Business Aviation Insider nameplate
Operations

Preparing for Winter Operations

When the warm days of summer begin to fade and autumn is just around the corner, it’s time for business aviation maintenance personnel to start preparing aircraft to fly in winter weather.

“You never want to be caught off guard,” said Edward Mursko, AP, IA, CAM, an aircraft maintenance manager with 3M Aviation who manages three Gulfstreams. “In Minnesota, winter can start in October. We can start seeing morning frost in September, so you need to start preparing for winter operations near the end of August.”

Peter Stodolski – the assistant director of maintenance for a flight department of a Fortune 100 company in the Northeast that flies two Dassault Falcon business jets and two Leonardo AW139 helicopters – said his flight department also begins preparing for winter operations in late summer.

“We start in September. Knowing the aircraft will soon be using contaminated runways, we start by checking the conditions of the tires and braking system. Since the aircraft will soon be subjected to ice, deicing fluids and rain, we make sure the exterior is clean and waxed. We try to reduce every variable that could potentially be a gotcha for us during cold weather operations.”

Mursko explained that his flight department looks at the entire operation – not just the aircraft – when preparing for winter operations.

“Knowing the aircraft will soon be using contaminated runways, we start by checking conditions of the tires and braking system. ”

PETER STODOLSKI Assistant Director of Maintenance for a Northeast operator

“We are a standalone operation, and our employees perform all ramp activities, including deicing. We maintain a Type I deice truck, as well as several Type IV dispensing rigs attached to scissor lifts,” he explained.

“Our focus in late summer and early fall is on training, so our crews can complete in-house deice training covering regulations, deice operations and other site-specific procedures,” continued Mursko.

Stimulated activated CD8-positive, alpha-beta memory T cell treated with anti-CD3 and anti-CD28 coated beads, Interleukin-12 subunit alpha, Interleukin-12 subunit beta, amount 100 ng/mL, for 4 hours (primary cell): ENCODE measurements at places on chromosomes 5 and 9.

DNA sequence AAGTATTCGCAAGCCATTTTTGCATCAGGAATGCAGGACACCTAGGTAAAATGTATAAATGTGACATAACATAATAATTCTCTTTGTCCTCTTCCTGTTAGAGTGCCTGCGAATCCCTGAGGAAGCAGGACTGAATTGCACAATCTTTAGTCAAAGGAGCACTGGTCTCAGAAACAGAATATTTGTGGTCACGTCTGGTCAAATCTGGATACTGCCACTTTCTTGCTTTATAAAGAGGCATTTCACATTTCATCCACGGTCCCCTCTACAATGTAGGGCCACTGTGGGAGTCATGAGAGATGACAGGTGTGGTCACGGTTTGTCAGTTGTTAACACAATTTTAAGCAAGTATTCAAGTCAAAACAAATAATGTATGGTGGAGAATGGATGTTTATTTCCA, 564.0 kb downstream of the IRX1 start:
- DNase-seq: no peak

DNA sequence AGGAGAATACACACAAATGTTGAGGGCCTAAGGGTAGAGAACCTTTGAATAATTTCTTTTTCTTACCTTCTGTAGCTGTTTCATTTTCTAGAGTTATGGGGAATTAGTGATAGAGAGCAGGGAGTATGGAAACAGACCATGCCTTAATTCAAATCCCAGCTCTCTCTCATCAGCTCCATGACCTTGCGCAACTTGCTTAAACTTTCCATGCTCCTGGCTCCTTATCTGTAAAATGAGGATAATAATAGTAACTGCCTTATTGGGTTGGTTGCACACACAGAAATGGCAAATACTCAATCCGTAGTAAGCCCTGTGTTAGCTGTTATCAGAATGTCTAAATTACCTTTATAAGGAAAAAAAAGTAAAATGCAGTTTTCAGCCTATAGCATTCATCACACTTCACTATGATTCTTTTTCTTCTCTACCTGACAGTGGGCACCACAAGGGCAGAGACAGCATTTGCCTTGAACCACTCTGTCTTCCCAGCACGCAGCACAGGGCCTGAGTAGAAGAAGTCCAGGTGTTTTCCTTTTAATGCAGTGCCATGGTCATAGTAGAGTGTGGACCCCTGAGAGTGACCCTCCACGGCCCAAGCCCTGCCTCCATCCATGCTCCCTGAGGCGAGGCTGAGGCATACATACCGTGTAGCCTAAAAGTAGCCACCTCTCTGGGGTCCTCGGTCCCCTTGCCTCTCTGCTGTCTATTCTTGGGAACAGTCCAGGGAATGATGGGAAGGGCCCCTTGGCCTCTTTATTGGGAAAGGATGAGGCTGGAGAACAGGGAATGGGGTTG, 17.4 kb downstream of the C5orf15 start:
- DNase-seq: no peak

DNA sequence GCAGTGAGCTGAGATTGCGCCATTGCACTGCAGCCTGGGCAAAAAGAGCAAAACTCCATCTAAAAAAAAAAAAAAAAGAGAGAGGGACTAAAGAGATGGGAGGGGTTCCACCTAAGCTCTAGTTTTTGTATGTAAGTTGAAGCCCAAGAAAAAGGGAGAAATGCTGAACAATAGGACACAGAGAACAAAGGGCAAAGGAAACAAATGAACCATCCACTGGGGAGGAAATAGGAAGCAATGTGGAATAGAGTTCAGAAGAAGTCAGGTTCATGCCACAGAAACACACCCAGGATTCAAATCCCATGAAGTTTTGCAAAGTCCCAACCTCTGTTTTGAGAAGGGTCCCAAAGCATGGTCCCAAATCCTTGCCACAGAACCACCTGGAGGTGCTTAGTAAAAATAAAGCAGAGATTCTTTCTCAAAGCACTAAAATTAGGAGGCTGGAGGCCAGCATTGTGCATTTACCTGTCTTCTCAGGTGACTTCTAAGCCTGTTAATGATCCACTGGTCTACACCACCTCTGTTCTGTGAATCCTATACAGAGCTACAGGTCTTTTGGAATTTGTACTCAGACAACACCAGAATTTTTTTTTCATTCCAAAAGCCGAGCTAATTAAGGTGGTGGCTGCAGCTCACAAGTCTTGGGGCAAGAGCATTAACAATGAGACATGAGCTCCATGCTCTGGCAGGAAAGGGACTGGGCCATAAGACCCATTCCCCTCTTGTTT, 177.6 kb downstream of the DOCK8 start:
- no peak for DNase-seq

“We will also service our deicing equipment and test the quality of the Type I and Type IV products we use to ensure they meet manufacturer specifications.”

Stodolski said his flight department’s pilots and maintenance technicians also undergo extensive training each year in order to be ready for whatever winter weather may bring.

“I’ve got to give kudos to our pilot group, as every year around September they have what is essentially a safety standdown where they meet to discuss cold weather operations,” said Stodolski. “This gets them into the mindset that it will soon no longer be 80 degrees and sunny on the ramp.

“They review published deicing procedures and look at what the OEMs require,” continued Stodolski.

“They even discuss what to do to prepare the aircraft if it has to be parked outside in the freezing cold overnight at a destination,” added Stodolski. “This recurrent training helps us maintain a high level of safety.”

Once winter weather arrives, Stodolski noted that having maintenance personnel maintain constant communication with flight crews about the health of the aircraft keeps everyone in the flight department on the same page, which minimizes the challenges of operating in inclement weather.

In the final analysis, Mursko said preparing for winter operations is really all about effectively managing risk, and, if properly prepared, winter operations should not have a significant impact on normal flight operations.

Review NBAA’s winter weather resources.

May/June 2022

Better Tools to Avoid Thunderstorms

National Weather Service aviation forecasters are continually working to refine NWS services and products to help business aircraft operators avoid bad weather.
Read More

June 1, 2022

NBAA: Take Part in Survey on NextGen Weather Tech

NBAA urges all business aircraft pilots to participate in an FAA survey to make flying safer by identifying – and ultimately filling – gaps in its cockpit weather technology.
Read More

May 31, 2022

Atlantic Hurricane Season Expected to be Above Normal Again This Year

NOAA is predicting that this year’s Atlantic hurricane season, which begins June 1, will be above normal, forecasting 14 to 21 named storms, of which six to 10 could become hurricanes.
Read More

April 18, 2022

Podcast: Summer Storm Prep – 2022 Guidance from NBAA, FAA and National Weather Service

Every day, personnel at the FAA's Air Traffic Control System Command Center in Warrenton, VA work to keep aircraft flying safely across the National Airspace System and far away from the worst of what has already been a very active thunderstorm season.
Listen Now